The obituary yesterday of H. Dale Moran, 68, a retired Baltimore & Ohio Railroad engineer who died Aug. 6, misstated the place of his residence. He lived in Mount Rainier. (Published 8/13/87)

Douglas Finch Dickey, 35, vice president for design communications at Solid State Logic Co., a manufacturer of recording consoles, died Aug. 8 at his home in Washington. He had acquired immune deficiency syndrome (AIDS).

Mr. Dickey was a native of Washington. He joined Solid State Logic here in 1978 as a marketing consultant and worked for about a year in Oxford, England, where the company is headquartered, before returning to Washington about six months ago. He had been a vice president since 1978.

Over the years, he worked on projects involving the development of an Solid State Logic stereo video system, used in television stereo systems. He also helped the company break into movie audio consoles, systems now used in more than two dozen countries. He lectured on advanced audio technology.

Survivors include his mother, Hilda Finch Dickey of Washington; a sister, Diane Burr-Dickey of Los Angeles; and two brothers, David Raymond Dickey of Silver Spring, and Christopher Bliss Dickey of Los Angeles.


78, a resident of the Washington area since 1972 who had taught art courses at the University of Maryland and Prince George's Community College, died of cancer Aug. 10 at the Greenbelt Nursing Home. She lived in College Park.

Mrs. Bade taught art courses at Maryland from 1972 to 1986. She taught in the Prince George's Community College's senior citizens program from 1984 to 1986.

She was a member of St. Andrew's Episcopal Church in College Park and had done volunteer work for the American Red Cross.

Mrs. Bade was a native of New York and graduate of the Pratt Institute. She taught in the New York City public schools from 1930 to 1940. She lived in North Carolina from 1950 to 1966, then resided in Memphis before moving here.

Survivors include her husband, Walter H. Bade, and one daughter, Edith Bade Davis, both of College Park; one sister, Clemence Cahill of Toledo, and two grandchildren.


67, a conferences facilities coordinator for the Department of International Conferences of the State Department, died of pneumonia and cancer Aug. 8 at the Chevy Chase Retirement and Nursing Center.

Mr. Coyle was a fifth-generation Washingtonian and a lifelong resident of the District.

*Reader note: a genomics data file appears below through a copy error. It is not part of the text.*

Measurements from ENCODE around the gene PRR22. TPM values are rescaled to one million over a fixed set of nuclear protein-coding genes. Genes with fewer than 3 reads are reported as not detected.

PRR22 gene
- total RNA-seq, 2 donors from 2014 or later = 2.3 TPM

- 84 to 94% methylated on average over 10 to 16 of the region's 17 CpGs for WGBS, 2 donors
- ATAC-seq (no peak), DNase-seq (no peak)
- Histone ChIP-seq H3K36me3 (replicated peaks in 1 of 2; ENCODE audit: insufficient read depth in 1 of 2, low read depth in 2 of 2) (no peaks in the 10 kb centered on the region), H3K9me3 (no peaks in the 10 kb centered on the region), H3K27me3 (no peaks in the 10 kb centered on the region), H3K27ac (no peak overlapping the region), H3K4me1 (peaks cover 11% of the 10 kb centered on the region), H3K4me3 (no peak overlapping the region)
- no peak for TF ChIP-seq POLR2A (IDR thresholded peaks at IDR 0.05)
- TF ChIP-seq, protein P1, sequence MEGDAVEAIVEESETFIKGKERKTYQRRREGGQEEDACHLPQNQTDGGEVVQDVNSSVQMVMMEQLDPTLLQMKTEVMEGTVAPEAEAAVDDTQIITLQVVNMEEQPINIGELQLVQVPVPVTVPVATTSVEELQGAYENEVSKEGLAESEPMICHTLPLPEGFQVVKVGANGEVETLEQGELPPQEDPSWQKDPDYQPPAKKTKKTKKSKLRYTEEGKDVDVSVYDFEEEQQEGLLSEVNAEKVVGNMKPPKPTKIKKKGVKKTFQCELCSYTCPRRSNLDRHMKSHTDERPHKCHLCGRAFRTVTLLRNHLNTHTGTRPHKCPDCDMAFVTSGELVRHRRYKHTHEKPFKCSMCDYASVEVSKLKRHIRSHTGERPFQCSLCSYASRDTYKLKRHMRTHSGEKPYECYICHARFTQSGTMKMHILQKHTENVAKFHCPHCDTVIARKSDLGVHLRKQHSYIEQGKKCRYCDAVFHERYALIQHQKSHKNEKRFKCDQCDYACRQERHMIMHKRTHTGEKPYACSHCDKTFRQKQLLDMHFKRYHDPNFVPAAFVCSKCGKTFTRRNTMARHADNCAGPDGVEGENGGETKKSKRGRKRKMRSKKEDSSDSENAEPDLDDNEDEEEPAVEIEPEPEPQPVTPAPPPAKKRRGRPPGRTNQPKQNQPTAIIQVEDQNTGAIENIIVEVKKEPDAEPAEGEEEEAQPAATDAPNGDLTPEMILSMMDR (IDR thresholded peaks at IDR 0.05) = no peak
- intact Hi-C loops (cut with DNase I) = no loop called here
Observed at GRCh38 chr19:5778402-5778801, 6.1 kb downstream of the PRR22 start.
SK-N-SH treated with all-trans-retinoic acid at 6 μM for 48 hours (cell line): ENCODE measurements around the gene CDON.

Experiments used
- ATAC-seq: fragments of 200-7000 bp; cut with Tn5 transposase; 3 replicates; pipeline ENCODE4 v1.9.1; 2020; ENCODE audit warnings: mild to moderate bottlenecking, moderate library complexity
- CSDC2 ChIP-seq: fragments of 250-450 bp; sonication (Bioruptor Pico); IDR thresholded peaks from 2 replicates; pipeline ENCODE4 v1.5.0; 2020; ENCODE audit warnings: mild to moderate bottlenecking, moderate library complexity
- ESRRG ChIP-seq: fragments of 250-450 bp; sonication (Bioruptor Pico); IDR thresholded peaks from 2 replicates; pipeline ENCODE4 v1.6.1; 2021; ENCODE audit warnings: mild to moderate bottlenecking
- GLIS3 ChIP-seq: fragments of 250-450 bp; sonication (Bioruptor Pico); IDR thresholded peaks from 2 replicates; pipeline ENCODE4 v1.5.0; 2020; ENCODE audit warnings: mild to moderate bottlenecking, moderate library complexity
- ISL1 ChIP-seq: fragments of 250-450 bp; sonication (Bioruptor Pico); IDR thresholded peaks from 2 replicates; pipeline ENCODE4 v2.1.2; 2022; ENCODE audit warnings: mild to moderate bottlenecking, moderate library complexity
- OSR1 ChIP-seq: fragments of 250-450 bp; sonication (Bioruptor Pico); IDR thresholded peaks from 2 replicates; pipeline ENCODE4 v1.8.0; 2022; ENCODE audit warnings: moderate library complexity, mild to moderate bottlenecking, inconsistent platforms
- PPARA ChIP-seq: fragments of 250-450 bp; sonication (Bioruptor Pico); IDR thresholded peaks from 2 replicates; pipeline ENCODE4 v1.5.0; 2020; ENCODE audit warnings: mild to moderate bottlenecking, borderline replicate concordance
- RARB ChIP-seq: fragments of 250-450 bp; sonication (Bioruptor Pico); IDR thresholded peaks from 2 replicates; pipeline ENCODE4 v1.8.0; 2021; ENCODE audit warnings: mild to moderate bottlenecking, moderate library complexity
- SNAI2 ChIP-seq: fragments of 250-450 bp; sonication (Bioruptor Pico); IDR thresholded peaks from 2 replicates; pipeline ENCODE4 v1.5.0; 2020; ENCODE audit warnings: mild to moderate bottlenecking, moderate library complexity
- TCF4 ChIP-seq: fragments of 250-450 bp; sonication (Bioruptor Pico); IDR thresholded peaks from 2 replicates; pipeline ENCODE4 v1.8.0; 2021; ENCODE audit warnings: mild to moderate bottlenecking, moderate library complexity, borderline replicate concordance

He was a graduate of Sidwell Friends School and the University of Maryland, and he had worked 40 years for the State Department.

He was collector of model soldiers and exhibited his collection in Baltimore and Washington.

There are no immediate survivors.


89, a Washington native who was a retired area businessman and manufacturers' representative, died of congestive heart failure Aug. 9 at Sibley Memorial Hospital. He lived in Chevy Chase.

Mr. Holmes was a graduate of the old Business High School. He was a stenographer with the Bureau of Standards from 1916 to 1920. He then joined the National Radiator Co., where he rose to national sales manager.

From 1944 to 1948, he worked for the company in Pennsylvania. He then returned here and started his own business, Paul Holmes and Co., a plumbing and heating supply firm in Bethesda. He retired as president and board chairman in the mid-1960s.

During the Korean war, Mr. Holmes worked for the War Production Board for a year.

Mr. Holmes was a member of St. Ann's Catholic Church in Washington, the Washington Golf and Country Club, and the American Society of Heating, Refrigeration and Air-Conditioning Engineers. He was a past president of the Cosmopolitan Club of Washington.

His first wife, Mary E. Holmes, died in 1979. Survivors include his wife, Haydee Costello Holmes of Chevy Chase; four children by his first marriage, Paul F. Holmes of Bethesda, Madeline LaBonte of Wheaton, Betty Jean Sherman of Garrett Park, and Nancy M. Anastasi of Rockville; two stepdaughters, Delores C. Maloney of Washington and Frances C. Shreier of Garrett Park; 17 grandchildren, and 15 great-grandchildren.


84, a retired documents translator at the Library of Congress, died July 30 at Georgetown University Hospital after a stroke.

Mrs. Waterman, a resident of Washington, was born in Vienna, Austria, and she moved to Washington in 1939. She retired in 1972 after 30 years at the Library of Congress.

Her husband, Henry Waterman Jr., died in 1939.

Survivors include one son, Henry Waterman of Clarksburg, and two granddaughters.


62, a specialist in gerontology who had managed a geriatric center in Washington, died of complications of diabetes Aug. 10 at Walter Reed Army Medical Center.

Mrs. Manley was born in Richmond and had lived here since 1942.

She studied accounting at George Washington University and graduated from the University of the District of Columbia with a bachelor's degree in urban studies, social planning and gerontology.

For three years in the late 1970s, Mrs. Manley had been director of the Downtown Cluster Therapeutic Geriatric Center. Earlier, she had founded the First Baptist Church Senior Citizens Center, and she served as its director for one year.